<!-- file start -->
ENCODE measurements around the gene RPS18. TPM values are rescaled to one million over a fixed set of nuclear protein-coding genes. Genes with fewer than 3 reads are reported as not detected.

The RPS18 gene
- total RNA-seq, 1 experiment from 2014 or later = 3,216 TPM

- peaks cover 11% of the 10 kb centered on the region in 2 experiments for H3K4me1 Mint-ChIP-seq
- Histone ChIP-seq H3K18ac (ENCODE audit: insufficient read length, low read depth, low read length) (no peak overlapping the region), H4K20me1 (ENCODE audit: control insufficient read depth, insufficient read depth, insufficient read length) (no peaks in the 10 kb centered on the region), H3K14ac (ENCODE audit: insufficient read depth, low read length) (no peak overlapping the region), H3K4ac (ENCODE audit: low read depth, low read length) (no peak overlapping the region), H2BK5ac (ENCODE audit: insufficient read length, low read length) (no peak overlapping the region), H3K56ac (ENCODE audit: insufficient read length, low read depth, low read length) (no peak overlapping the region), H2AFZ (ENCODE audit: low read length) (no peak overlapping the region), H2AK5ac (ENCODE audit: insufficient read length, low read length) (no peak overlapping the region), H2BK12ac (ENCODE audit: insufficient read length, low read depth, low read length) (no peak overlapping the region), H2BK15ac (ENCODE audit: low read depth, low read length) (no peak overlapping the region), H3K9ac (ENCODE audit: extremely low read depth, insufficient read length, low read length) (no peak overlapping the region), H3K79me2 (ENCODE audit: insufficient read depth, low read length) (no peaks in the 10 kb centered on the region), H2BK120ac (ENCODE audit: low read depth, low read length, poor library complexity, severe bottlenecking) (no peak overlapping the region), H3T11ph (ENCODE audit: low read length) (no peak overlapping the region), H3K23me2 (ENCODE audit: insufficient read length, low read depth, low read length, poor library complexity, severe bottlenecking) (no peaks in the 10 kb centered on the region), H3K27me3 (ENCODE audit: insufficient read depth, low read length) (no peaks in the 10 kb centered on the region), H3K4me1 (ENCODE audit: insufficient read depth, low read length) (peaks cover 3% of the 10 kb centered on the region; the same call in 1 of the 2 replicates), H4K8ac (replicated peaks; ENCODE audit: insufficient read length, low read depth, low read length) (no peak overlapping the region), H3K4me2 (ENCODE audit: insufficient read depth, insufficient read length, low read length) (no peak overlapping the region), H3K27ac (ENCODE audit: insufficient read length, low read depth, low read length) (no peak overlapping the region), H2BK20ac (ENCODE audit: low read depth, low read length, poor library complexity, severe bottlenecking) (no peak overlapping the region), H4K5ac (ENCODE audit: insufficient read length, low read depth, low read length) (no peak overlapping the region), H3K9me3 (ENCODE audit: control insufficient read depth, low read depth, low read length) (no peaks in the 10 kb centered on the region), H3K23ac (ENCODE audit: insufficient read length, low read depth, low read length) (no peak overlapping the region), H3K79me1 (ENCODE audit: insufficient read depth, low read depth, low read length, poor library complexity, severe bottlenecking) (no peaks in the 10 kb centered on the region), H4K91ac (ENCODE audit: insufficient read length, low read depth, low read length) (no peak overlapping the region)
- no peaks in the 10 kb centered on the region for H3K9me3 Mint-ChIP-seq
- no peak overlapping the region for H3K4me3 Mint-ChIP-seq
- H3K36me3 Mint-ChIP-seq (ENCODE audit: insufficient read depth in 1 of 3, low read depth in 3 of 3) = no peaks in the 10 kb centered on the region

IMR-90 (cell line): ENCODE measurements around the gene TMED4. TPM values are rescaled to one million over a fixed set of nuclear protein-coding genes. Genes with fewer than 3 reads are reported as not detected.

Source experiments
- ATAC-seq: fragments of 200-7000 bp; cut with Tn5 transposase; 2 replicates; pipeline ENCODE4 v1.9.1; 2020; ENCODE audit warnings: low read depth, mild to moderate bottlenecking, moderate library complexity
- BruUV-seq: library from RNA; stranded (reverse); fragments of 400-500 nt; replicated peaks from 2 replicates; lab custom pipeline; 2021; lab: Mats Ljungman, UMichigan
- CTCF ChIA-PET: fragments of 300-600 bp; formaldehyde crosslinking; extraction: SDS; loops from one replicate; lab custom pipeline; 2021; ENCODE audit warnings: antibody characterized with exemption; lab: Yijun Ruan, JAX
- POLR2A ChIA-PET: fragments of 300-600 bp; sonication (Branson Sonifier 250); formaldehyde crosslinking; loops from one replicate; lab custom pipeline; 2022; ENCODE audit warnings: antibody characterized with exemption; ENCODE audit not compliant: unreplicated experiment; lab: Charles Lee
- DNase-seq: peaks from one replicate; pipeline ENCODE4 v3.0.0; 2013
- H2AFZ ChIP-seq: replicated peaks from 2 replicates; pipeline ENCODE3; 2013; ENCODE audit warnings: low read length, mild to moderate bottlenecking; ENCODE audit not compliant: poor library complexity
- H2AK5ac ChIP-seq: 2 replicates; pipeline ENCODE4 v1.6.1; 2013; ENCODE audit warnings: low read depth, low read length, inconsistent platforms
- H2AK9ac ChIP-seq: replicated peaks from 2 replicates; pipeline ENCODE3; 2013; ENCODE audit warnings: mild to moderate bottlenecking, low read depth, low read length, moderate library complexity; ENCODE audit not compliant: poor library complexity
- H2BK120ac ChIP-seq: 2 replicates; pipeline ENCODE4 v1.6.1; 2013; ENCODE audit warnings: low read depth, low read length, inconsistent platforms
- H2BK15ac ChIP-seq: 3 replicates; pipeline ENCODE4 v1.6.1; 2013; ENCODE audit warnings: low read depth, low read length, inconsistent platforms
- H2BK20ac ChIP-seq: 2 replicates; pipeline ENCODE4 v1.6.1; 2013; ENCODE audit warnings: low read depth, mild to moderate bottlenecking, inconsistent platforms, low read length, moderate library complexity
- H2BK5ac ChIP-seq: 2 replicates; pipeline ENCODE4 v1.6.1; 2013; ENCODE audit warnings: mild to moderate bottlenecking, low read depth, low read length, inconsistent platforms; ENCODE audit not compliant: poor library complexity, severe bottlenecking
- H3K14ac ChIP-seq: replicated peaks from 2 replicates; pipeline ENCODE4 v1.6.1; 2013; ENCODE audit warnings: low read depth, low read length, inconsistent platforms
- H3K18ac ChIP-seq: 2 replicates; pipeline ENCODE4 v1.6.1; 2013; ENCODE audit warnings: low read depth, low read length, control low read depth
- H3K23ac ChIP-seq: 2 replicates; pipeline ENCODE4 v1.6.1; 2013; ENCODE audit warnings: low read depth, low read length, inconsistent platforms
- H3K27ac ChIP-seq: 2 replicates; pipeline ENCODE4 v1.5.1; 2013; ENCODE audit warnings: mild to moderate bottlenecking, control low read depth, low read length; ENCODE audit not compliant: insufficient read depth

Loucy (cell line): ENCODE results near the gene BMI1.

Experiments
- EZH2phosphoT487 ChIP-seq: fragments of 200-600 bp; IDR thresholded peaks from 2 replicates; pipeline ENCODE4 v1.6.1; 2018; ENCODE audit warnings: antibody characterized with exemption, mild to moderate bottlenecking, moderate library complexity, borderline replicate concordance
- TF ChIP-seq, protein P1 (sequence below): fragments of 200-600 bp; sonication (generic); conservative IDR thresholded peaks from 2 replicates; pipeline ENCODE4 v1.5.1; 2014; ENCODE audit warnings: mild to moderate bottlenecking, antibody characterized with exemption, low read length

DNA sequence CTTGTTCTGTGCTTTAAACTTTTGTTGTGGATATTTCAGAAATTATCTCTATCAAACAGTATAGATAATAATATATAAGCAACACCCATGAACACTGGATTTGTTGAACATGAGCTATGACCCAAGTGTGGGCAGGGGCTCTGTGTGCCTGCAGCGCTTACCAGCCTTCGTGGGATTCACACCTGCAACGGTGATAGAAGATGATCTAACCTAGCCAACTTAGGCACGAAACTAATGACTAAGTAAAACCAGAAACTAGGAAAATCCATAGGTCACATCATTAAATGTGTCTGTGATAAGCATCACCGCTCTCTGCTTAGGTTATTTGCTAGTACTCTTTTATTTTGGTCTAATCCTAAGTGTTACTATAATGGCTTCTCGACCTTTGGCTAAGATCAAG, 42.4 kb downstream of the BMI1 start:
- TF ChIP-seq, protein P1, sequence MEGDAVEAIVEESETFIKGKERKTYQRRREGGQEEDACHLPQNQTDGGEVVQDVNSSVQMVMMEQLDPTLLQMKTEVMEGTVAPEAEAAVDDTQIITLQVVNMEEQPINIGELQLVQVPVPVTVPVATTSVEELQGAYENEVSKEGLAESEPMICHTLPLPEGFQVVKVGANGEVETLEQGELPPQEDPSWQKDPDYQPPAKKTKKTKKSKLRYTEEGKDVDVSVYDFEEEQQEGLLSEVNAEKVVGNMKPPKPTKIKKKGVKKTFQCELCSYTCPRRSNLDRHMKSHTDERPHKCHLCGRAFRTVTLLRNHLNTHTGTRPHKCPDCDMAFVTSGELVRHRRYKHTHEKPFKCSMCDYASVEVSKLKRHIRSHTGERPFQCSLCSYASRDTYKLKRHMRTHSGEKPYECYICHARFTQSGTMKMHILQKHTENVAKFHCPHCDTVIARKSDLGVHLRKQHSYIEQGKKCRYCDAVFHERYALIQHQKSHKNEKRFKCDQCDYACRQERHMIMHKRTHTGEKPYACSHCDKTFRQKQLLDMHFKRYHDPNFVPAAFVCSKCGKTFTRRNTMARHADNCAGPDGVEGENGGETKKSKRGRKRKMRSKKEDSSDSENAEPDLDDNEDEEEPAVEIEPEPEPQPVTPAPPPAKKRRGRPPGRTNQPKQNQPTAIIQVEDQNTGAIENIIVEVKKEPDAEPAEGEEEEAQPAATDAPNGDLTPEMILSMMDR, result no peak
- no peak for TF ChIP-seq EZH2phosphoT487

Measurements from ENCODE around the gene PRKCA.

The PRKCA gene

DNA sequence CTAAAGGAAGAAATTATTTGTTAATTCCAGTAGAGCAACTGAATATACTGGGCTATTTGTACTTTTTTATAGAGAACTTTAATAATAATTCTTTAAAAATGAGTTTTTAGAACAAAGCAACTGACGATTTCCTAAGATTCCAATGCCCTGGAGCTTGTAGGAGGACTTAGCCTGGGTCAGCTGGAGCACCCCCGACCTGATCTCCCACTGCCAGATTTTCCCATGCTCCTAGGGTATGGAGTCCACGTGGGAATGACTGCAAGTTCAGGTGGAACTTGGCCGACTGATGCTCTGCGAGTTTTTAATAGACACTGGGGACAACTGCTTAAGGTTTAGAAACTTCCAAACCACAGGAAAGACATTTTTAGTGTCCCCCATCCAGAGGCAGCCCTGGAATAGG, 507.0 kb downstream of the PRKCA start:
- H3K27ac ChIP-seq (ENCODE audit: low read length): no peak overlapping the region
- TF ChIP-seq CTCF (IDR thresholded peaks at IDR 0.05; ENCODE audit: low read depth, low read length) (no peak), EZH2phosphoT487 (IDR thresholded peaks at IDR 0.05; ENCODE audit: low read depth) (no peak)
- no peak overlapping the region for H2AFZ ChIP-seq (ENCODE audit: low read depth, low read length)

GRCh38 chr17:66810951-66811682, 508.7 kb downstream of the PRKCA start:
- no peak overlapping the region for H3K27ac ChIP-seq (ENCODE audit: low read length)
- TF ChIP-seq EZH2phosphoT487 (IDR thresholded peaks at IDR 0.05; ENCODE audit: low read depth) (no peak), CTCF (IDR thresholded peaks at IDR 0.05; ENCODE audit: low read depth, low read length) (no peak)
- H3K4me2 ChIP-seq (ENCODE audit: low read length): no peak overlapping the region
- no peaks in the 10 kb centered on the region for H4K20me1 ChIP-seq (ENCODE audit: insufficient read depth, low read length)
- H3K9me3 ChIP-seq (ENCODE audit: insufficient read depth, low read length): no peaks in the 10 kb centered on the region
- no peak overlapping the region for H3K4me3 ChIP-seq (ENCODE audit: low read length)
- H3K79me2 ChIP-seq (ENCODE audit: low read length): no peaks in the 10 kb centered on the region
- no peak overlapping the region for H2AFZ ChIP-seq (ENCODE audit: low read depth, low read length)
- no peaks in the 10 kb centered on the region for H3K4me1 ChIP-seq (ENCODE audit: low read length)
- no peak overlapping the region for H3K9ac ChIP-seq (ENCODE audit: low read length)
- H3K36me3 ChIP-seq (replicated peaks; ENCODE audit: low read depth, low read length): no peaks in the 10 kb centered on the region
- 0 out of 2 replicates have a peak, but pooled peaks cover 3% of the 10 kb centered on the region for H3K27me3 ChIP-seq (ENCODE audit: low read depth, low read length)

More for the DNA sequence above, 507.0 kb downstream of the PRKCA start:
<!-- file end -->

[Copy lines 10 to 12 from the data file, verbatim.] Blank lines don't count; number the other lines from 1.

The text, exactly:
Source experiments
- ATAC-seq: fragments of 200-7000 bp; cut with Tn5 transposase; 2 replicates; pipeline ENCODE4 v1.9.1; 2020; ENCODE audit warnings: low read depth, mild to moderate bottlenecking, moderate library complexity
- BruUV-seq: library from RNA; stranded (reverse); fragments of 400-500 nt; replicated peaks from 2 replicates; lab custom pipeline; 2021; lab: Mats Ljungman, UMichigan